“Earth to Voller: People don’t give you money if they don’t trust you,” wrote blogger Gary Pearce, a moderate Democrat and former press secretary to Gov. Jim Hunt, who vehemently opposed Rev. Chavis’ nomination.

Pearce then openly attacked the progressives supporting Chairman Voller, calling them, “…grassroots activists who abhor the establishment, elected officials, professional consultants and any hint of money in politics.”

“They pose as great a danger to Democrats as the Tea Party does to Republicans,” Pearce added.

The open acrimony has served to enhance the NCDP’s money woes, problems that have fueled speculation that even NCDP headquarters, Goodwin House, is on the chopping block.

“I think that people didn’t realize that, with loss of power, came loss of financial influence,” NC DP Director Mann said at a press conference Monday.

Under previous “corporate” Democratic leadership, the party lost almost total control of state government to the Republicans in the past five years due to official corruption from the Governor’s Mansion (Mike Easley) to the General Assembly (Speaker Jim Black), and including NC Democratic headquarters itself (alleged sexual harassment hush money by party Chairman David Parker).

All of this happened before Chairman Voller took office in 2013.

Losing control meant losing big money, exactly the kind of money needed now to go toe-to-toe with Republicans this year, and certainly in 2016 when GOP Gov. Pat McCrory is up for re-election.

Even more striking was the announcement that moderate Democrat Sen. Kay Hagan’s statewide campaign would coordinate with the Wake Democratic Party, and not the state NCDP, thus sending a clear signal, critics charge, that the state party under Voller is not to be trusted.

Director Mann countered that the state party is, and will continue to “be in communication” with Sen. Hagan’s campaign. Other progressive Democrats say they are “furious” that the Hagan campaign would “turn its back” on the NCDP, and are lobbying the chairman not to allow it.

Hagen’s campaign will need all the help it can get against whomever her Republican challenger will be. Recent polls have Sen. Hagan dead even with almost all eight of the GOP primary challengers. Given that her re-election bid falls during a mid-term, and black voters are lukewarm to her, Democratic turnout among the party’s base of African-Americans, Latinos and young people – the very groups targeted by the Republicans for voter suppression, critics like the NCNAACP say– could be even lower than normal.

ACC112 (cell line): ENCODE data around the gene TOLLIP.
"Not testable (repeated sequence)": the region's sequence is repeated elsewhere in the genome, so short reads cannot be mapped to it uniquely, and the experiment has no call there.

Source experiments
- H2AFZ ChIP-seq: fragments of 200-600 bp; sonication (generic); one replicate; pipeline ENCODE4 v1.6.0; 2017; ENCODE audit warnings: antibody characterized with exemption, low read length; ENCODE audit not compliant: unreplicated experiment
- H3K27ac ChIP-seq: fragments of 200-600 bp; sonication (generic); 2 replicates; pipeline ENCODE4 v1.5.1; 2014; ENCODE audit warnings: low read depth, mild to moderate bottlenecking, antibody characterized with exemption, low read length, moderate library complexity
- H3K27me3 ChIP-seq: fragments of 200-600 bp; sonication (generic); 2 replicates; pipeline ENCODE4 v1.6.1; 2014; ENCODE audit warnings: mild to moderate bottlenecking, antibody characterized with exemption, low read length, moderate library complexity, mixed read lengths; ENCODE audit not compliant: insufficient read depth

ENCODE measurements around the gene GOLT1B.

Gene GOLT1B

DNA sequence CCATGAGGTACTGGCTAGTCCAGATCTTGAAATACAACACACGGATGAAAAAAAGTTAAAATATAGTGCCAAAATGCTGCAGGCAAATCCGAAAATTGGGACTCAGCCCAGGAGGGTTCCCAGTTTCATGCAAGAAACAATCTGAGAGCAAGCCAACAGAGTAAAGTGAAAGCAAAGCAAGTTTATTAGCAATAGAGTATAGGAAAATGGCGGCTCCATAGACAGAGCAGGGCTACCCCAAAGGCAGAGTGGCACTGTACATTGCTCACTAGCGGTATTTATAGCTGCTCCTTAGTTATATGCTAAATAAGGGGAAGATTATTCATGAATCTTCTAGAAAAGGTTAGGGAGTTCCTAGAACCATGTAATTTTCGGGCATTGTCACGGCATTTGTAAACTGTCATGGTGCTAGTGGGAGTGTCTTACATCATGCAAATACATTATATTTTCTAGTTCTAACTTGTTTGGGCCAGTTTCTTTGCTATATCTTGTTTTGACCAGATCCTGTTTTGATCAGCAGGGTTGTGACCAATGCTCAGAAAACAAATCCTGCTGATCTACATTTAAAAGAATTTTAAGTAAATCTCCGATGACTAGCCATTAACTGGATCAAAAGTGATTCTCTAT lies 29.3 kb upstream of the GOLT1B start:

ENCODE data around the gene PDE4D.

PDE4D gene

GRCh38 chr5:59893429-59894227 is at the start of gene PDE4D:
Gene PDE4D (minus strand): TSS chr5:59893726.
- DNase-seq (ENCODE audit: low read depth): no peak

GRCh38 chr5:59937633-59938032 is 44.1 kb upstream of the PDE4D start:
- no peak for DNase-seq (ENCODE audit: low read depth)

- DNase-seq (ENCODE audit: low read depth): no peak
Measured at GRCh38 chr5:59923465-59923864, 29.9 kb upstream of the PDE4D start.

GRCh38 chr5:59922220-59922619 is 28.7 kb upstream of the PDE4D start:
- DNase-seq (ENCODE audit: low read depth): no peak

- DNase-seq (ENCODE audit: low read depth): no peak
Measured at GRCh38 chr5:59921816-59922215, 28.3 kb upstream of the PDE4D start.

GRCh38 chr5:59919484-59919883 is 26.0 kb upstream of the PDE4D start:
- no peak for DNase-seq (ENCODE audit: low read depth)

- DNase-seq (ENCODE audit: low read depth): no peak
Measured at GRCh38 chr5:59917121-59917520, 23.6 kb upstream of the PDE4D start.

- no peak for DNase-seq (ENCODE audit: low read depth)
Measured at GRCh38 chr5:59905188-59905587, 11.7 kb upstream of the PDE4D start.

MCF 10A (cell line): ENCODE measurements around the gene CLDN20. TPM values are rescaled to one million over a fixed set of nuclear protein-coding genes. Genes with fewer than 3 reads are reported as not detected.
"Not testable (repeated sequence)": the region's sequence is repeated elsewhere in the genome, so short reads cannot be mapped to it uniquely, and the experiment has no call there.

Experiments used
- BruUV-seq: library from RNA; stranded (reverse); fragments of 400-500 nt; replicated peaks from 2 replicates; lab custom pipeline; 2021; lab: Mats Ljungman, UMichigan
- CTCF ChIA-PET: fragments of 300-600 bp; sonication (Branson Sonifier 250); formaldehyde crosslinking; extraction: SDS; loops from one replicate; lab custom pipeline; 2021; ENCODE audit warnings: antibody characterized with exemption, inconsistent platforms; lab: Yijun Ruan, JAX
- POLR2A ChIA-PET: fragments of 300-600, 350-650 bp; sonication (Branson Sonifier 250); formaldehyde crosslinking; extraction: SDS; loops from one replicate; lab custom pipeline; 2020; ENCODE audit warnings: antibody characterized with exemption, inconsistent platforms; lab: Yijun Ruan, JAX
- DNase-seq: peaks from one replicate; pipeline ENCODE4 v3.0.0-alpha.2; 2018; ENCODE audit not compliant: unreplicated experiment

Without massive, statewide voter registration, education and mobilization efforts that should have begun already in preparation for the fall, midterm turnout in Democratic base support has been, and could continue to be weak.

And it is also true that, just like in 2008 when the Pres. Obama’s campaign implemented an exhaustive strategic plan to actually bring numerous nonvoters into the process in order to have black, Latino and youth voters ballot disproportionate to their normal percentage, NC Democrats can’t win unless they excite those base nonvoters to stand and be counted.

NC Democratic moderates/conservatives have yet to prove that they know how to reach those base nonvoters, let alone get them to the polls on Election Day.

“They need to understand, the [Democratic] conservatives and the moderates, that they cannot win – not a statewide race, not a municipal race, not a race for dogcatcher…they cannot win without the minority vote,” Dr. Gracie Galloway, Democratic Party Chair of the Eighth Congressional District, says. “They have to get that in their heads, and I don’t think they have it yet!”